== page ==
In the Light of History

IT is never safe to view current events and determine the character of a movement they represent, without the light that can be thrown upon them from history. “History repeats itself,” and “the things written aforetime, were written for our instruction and admonition.” To ignore the lessons of history is to invite the companionship of error and disaster.

The following passages from the history of the American Revolution, by Sir George Trevelyan, an English writer, are suggestive of the way in which history is repeating itself to-day. They present a parallel between what was then the cause of patriotism, and what is now declared to be only dishonor and treason:—

“The drop scene of the impending American drama as presented to British eyes, was a picture of the New England character daubed in colors which resembled the originals as little as they matched each other. The men of Massachusetts were sly and turbulent, puritans and scoundrels; pugnacious ruffians and arrant cowards. This was the constant theme of the newspapers and the favorite topic with those officers of the army of occupation whose letters had gone the rounds of clubs and country houses. The archives of the Secretary of State were full of trite calumnies and foolish prophecies. Bostonians, so Lord Dartmouth was informed, were not only the worst of subjects but the most immoral of men…. If they could maintain the state of independence they would be at war among themselves. (Italics ours.)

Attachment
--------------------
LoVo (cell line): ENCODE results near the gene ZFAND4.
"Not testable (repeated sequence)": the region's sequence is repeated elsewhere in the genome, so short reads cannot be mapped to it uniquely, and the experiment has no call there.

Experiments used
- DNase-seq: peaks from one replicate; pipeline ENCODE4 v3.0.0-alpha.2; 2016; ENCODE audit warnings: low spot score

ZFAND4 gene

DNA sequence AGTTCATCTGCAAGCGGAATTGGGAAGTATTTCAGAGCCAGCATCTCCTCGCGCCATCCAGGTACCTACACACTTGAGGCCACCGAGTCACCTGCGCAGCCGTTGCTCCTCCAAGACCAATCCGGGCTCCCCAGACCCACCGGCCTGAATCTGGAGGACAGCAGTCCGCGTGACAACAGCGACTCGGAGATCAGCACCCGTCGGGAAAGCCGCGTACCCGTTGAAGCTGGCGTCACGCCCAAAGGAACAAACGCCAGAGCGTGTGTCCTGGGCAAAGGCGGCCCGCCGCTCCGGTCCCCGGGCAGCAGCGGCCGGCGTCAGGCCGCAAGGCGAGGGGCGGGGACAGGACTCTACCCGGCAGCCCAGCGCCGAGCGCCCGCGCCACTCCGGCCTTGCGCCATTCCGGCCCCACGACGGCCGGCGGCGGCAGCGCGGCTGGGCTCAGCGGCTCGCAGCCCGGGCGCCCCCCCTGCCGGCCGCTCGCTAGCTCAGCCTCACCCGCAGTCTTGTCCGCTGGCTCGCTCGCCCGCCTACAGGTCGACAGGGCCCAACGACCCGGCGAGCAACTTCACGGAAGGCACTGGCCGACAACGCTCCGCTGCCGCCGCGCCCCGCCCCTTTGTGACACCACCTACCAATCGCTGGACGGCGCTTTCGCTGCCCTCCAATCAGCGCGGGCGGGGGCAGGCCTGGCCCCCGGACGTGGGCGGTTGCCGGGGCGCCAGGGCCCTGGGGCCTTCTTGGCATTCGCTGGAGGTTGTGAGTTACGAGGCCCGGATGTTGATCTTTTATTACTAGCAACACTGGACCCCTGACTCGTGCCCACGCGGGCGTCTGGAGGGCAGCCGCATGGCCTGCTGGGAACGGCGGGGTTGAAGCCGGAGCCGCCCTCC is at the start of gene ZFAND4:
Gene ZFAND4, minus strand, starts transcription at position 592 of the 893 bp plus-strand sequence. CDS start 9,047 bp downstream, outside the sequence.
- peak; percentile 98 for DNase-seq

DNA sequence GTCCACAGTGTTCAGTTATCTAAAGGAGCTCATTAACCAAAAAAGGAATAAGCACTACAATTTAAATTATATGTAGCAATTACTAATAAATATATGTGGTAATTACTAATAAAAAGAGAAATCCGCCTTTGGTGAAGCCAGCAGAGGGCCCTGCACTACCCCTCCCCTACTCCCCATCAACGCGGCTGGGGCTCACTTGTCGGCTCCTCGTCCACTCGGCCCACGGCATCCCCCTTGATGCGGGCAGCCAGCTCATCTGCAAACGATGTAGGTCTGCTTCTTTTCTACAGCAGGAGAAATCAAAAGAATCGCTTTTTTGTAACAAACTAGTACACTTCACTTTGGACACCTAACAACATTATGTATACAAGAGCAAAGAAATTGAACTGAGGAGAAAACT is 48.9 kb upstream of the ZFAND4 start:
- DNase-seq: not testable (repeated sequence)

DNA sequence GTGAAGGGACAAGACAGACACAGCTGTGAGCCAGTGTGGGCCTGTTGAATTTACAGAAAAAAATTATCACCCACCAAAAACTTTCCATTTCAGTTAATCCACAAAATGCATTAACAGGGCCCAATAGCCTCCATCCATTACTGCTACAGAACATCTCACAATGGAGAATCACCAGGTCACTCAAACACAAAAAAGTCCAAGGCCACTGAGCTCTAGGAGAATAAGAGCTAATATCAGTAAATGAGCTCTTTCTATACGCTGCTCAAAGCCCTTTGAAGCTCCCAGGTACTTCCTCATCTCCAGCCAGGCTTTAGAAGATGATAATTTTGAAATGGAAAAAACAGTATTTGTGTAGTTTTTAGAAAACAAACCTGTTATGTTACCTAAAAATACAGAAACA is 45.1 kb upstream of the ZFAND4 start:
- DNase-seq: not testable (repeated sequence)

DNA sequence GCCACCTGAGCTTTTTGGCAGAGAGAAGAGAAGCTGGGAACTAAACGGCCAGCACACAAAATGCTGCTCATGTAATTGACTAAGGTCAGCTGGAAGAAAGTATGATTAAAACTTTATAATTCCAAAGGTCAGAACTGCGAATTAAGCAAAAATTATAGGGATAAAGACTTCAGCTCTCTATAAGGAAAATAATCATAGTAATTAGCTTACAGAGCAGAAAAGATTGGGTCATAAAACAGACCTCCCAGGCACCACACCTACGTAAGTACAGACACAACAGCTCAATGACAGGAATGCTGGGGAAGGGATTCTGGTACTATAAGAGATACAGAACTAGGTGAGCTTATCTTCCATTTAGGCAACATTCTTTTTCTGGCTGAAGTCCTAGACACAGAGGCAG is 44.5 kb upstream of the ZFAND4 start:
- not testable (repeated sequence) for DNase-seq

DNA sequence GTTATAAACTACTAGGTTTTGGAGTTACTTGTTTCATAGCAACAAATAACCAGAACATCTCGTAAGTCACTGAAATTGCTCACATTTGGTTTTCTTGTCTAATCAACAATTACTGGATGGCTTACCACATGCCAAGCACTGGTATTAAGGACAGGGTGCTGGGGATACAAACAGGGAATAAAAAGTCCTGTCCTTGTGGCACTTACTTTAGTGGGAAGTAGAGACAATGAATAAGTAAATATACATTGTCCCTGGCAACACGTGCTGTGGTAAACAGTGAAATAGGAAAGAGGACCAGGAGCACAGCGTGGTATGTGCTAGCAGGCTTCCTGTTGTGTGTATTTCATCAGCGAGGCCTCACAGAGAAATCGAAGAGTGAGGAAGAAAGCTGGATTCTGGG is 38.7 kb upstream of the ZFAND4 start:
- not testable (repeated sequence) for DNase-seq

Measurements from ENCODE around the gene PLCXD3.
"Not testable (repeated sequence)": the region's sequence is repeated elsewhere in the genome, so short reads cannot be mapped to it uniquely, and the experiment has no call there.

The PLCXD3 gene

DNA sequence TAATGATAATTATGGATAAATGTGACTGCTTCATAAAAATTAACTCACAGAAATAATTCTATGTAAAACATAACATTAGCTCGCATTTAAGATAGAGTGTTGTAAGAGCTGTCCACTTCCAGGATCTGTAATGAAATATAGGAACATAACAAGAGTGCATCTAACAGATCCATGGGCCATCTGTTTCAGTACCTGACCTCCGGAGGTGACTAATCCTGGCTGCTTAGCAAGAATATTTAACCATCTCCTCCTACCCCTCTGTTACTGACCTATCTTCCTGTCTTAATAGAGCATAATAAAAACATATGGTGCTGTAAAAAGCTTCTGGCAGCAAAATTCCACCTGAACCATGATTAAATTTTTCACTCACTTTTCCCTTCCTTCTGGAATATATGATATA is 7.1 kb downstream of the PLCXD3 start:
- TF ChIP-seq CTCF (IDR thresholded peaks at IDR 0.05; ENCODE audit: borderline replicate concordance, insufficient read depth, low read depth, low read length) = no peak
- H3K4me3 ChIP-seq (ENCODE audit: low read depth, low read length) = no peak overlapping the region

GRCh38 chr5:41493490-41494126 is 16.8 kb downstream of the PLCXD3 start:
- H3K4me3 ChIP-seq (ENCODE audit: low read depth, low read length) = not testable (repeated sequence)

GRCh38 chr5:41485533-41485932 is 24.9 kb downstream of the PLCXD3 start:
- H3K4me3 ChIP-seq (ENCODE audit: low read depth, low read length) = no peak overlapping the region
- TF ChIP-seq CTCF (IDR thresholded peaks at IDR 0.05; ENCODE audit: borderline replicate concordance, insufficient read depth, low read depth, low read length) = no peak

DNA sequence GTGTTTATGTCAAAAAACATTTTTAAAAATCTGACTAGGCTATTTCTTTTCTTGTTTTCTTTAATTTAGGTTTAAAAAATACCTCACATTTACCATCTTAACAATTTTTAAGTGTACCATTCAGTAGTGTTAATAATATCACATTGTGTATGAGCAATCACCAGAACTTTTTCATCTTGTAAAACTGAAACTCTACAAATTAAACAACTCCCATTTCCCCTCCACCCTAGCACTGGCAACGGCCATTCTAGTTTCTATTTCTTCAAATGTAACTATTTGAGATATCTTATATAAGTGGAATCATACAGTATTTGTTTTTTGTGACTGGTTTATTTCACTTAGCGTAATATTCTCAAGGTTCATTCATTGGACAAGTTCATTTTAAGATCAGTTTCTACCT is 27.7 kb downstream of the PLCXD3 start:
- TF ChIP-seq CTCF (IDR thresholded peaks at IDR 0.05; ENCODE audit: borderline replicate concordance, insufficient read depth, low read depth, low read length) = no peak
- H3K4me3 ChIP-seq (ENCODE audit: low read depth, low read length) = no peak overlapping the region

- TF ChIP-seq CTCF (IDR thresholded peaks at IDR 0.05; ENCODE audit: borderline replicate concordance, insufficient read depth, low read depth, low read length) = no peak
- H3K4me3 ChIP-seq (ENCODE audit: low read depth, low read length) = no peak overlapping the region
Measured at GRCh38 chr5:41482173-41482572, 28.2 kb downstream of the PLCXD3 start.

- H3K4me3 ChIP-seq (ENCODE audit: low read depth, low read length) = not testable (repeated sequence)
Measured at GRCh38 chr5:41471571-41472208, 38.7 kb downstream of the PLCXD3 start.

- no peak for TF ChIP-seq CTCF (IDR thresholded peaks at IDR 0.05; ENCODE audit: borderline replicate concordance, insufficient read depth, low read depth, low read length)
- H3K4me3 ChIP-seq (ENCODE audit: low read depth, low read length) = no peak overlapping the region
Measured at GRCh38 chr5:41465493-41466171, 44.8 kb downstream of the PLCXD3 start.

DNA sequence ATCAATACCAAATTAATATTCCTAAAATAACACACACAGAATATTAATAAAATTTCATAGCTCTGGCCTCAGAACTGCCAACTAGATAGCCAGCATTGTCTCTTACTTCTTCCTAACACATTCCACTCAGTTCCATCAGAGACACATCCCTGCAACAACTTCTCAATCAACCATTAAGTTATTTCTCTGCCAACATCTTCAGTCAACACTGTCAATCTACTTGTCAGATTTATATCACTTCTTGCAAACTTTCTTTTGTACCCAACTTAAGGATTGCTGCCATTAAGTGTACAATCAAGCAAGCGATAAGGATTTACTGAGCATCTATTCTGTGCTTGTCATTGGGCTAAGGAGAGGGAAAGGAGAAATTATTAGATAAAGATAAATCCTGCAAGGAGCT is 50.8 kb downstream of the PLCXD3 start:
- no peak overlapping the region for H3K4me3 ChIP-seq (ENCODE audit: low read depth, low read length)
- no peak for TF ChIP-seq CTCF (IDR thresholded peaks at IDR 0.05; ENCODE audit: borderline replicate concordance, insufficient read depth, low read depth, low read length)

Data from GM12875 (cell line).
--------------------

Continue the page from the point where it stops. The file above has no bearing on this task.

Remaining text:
And the following expresses the views of the Tory refugees after the evacuation of Boston:—

“In their view congressmen in committeemen were a set of rascals, who only sought to feather their own nest and not to serve their country. According to the theory in the circles Otis started the agitation, which started everything, because his father missed a judgeship. Joseph Warren was a broken man who sought to mend his fortunes by upsetting those of others. John Hancock, too rich to want a place, suffer from wounded vanity, because compelled to walk behind his betters in the order of precedence. Richard Henry Lee had been balked of an appointment as distributor of stamps under the Act which then, and only then, he came forward to denounce. John Adams turned rebel because he was refused a commission of the peace, and Washington never forgive the British war office for having treated him with the neglect which was the natural portion of provincial military officers.”

Then there was much in appearance at that time to justify these views. The United States was then far from being this strong, compact Government which the world beholds to-day. Events were constantly happening which were suggestive of anarchy and approaching political dissolution. Life and property were nowhere safe under the law. Congress moved about from place to place to avoid the invasions of British troops, and if there were enemies of the patriot cause who were pleased to scoff at the American “portable government,” they dad facts upon which to base their ridicule. Even after victory had crowned the American arms, Congress, though nominally a body of 91 members, was rarely attended by a third of that number. “It degenerated to a mere debating club; was menaced by mutinous, unpaid troops, and forced to wander from town to town to find an abiding place. It possessed no national weight would ever.”